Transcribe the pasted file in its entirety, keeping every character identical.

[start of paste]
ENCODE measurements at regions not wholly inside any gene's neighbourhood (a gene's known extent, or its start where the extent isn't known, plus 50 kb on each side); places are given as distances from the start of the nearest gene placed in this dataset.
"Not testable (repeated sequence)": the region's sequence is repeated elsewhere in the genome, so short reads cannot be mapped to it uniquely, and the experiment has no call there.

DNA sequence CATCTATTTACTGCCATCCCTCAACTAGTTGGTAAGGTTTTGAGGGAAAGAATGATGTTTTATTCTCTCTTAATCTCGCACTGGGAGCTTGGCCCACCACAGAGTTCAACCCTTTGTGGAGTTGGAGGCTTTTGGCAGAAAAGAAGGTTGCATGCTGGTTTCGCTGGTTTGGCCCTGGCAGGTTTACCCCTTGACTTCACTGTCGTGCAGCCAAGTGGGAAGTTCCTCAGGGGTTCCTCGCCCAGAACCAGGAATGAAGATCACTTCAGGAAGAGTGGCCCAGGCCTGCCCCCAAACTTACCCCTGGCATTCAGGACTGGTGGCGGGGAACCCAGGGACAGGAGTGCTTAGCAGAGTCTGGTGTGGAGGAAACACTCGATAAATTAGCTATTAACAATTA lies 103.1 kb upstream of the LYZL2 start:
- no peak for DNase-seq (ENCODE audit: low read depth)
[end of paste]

ENCODE measurements at regions not wholly inside any gene's neighbourhood (a gene's known extent, or its start where the extent isn't known, plus 50 kb on each side); places are given as distances from the start of the nearest gene placed in this dataset.
"Not testable (repeated sequence)": the region's sequence is repeated elsewhere in the genome, so short reads cannot be mapped to it uniquely, and the experiment has no call there.

DNA sequence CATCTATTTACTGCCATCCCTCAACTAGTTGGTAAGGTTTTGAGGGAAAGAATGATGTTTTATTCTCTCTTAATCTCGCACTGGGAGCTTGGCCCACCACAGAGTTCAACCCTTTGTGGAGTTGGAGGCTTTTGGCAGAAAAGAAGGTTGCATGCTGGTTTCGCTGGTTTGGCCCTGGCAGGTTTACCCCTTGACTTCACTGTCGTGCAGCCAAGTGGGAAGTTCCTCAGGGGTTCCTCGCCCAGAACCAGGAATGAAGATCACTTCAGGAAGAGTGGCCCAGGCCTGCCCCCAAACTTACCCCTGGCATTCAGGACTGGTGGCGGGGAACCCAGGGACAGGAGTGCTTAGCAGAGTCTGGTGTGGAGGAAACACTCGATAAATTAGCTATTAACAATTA lies 103.1 kb upstream of the LYZL2 start:
- no peak for DNase-seq (ENCODE audit: low read depth)